That’s how Manchester Orchestra appeared on my radar. Eventually I would hear their song “Wolves at Night” on the radio. I thought it was okay, but my second radio experience with Manchester Orchestra fared much better: It was the song “Shake it Out”, and from then I was hooked. Fast-paced guitars and explosive vocals culminate in a noisy but still melodic refrain, before the song suddenly drops into a quasi-acoustic, quiet interlude:

I felt the Lord begin
To peel off all my skin.
And I felt the weight within,
Reveal the bigger mess
That you can’t fix.

—Manchester Orchestra, “Shake it Out”

The loud-quiet-loud structure of the song reminded me of something off of Brand New’s The Devil and God Are Raging Inside Me, and not long after, the band released the title track of their then-upcoming album Simple Math for free. It was another quiet-loud-quiet introspective song, so I picked up a copy of Simple Math (and went back and bought Mean Everything to Nothing and I’m Like a Virgin Losing a Child as well).

The three albums (four if you count the unreleased Nobody Sings Anymore, which I do, since “Slow to Learn” and “Girl With Broken Wings” are some of my favorite songs) were enough to cement Manchester Orchestra as one of my favorite bands. Between Andy Hull’s angelic voice (and legendary beard; you have to mention the beard), drums that aren’t afraid to leave the hi-hat and snare, bass you can actually hear, guitars that get noisy but never reduce themselves to noise, and Chris Freeman playing like a dozen instruments at the same time, the band has everything I love about music.

The wait for new material after Simple Math was a long one. Now and then a new song came up during a live performance, and the band released a handful of singles, but after two years, Manchester Orchestra played a set featuring several new songs. For a few months nothing else happened release-wise, and during a show Andy Hull even joked that their new album was “apparently never coming out.”

Thankfully, their new album did eventually come out, incidentally enough, on April 1st.

cope

The first thing I noticed about the album was that I wasn’t fond of its artwork. While I’ve since come to accept it, at first it struck me as bland, almost lazy. That’s a superficial part of what makes an album, though, and didn’t deter me from pre-ordering the album, much less listening to it as soon as it arrived.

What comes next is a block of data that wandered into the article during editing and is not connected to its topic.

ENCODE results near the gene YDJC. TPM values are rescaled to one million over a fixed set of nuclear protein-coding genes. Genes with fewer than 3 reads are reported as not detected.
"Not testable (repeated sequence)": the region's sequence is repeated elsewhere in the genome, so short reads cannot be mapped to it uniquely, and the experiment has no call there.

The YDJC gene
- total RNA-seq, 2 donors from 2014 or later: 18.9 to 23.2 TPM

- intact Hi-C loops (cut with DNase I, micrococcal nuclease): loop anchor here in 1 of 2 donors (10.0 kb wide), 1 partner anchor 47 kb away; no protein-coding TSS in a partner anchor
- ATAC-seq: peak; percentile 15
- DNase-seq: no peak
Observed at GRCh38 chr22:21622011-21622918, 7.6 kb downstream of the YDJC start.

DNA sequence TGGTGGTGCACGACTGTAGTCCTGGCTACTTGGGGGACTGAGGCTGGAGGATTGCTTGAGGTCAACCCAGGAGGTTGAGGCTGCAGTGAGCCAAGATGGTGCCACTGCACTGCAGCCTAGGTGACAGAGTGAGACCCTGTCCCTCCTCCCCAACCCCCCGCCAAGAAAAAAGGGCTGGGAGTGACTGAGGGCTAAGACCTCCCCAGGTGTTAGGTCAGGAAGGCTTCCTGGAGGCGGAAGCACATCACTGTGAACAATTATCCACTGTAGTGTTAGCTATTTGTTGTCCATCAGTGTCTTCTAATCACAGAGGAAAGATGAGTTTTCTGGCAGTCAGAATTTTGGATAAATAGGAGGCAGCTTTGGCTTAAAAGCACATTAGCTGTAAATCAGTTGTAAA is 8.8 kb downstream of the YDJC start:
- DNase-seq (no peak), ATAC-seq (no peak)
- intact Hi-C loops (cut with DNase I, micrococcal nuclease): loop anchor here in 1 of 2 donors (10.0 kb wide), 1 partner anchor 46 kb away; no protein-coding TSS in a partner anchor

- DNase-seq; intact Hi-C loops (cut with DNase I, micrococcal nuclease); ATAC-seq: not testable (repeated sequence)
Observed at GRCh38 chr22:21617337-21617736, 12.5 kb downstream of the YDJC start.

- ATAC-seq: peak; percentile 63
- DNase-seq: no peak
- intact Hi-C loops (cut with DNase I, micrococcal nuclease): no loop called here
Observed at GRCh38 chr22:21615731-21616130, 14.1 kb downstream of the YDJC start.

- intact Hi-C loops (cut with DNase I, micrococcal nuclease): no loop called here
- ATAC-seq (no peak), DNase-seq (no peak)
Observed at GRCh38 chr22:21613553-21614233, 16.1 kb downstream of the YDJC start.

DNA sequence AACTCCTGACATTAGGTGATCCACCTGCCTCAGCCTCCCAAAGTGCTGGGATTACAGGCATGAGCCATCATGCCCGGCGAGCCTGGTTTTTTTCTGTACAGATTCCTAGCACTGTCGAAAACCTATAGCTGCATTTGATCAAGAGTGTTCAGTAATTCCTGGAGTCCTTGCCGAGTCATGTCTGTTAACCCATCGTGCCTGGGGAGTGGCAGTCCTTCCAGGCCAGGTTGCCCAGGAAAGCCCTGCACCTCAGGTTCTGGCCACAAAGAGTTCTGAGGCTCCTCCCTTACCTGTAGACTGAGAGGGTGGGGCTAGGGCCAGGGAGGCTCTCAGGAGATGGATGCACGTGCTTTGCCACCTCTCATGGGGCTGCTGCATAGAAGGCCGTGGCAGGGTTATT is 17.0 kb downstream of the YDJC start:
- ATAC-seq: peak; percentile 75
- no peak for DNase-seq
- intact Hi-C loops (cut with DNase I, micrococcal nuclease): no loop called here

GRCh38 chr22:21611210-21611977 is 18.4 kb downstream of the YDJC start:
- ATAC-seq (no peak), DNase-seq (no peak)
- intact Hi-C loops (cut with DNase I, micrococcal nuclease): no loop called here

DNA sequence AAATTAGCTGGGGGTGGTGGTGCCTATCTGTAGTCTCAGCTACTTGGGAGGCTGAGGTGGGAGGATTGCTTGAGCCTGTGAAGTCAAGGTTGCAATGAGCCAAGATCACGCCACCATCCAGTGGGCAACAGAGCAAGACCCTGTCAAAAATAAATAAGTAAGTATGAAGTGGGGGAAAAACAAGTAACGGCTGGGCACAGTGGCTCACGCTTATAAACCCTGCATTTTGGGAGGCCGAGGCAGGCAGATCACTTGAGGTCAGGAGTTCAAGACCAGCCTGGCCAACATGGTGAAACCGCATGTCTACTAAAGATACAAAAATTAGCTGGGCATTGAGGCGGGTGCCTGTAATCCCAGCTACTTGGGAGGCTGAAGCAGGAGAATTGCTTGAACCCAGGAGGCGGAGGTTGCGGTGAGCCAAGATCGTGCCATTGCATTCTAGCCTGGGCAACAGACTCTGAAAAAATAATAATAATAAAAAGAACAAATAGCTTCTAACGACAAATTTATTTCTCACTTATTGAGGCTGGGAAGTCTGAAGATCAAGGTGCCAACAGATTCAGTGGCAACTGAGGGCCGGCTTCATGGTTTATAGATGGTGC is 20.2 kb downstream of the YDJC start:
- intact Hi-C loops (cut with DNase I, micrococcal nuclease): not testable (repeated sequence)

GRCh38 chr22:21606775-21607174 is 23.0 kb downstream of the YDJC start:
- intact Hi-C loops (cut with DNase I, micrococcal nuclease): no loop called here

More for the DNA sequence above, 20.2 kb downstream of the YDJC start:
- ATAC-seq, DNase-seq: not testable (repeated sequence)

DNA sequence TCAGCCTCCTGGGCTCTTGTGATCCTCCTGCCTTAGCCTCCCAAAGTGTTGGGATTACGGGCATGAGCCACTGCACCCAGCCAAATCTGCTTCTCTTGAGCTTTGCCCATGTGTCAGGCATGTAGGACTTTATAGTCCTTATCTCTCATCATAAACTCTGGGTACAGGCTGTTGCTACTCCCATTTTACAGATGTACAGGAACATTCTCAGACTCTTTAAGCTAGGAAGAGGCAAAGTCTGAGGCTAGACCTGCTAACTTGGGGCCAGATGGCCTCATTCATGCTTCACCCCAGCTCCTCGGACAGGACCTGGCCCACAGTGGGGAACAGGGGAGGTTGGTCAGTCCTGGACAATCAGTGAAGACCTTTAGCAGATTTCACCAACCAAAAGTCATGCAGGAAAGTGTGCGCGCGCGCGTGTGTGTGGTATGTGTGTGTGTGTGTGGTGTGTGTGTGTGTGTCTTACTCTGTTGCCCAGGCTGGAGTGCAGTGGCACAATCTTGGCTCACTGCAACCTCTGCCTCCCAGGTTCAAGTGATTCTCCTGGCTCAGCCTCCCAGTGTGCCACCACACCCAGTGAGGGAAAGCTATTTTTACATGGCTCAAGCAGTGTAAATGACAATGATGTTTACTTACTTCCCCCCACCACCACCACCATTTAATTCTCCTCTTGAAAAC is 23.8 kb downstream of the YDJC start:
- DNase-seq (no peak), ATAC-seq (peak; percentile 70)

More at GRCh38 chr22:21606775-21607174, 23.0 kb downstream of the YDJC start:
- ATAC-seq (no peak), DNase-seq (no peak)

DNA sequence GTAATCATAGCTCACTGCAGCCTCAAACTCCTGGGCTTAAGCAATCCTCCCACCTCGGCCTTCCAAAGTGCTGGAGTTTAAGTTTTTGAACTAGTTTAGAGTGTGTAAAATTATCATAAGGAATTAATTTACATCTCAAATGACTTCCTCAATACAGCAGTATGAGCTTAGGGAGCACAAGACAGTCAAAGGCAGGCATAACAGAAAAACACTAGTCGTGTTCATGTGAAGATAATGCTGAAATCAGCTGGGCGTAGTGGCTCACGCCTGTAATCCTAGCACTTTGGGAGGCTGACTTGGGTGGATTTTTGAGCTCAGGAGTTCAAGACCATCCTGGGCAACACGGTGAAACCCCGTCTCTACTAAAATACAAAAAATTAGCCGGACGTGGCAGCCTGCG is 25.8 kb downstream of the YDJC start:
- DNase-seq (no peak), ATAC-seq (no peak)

I was already familiar with the opening track, “Top Notch”, as the band released it on the internet months before the album’s release. The song sets the tone for the album to follow: Loud and angry. Where Simple Math gave way to orchestral instruments like strings and horns, “Top Notch”, like many of the songs on Cope, instead offers flavoring with sporadic guitar shreds. Lyrically, the song is classic Manchester Orchestra, blending storytelling and metaphor into a message that is cryptic but oddly relatable.

So the first kid says in his temporal tone,
“I don’t think there’s a way to resolve it.
We should wrap up these towels around our blistering palms,
And wait it out in the closet.”
His brother looks him up and down and prophesies how all of it should end,
He says, “We’re buried underneath the yard, and no one ever listens.
Or visits.”

—Manchester Orchestra, “Top Notch”

Before “Top Notch” has a chance to exit the stage, “Choose You” comes in with feedback leading to a fast-paced chorus of guitars, eventually giving way to one of my favorite opening lines on the record: “The invention of the ship was the invention of the shipwreck. I tried to find out who I was by jumping off the deck.” This song is more upbeat than “Top Notch”, but just as loud and angry, and many of the songs on Cope will follow its example.

The third track, “Girl Harbor”, quickly became one of my favorite Manchester Orchestra songs. One of the band’s signatures is their ability to be loud without sacrificing melody. I’ve touched on this already, but “Girl Harbor” is one of the best examples of this talent. Andy Hull’s brutal but somehow not unkind honesty shines in the song’s lyrics.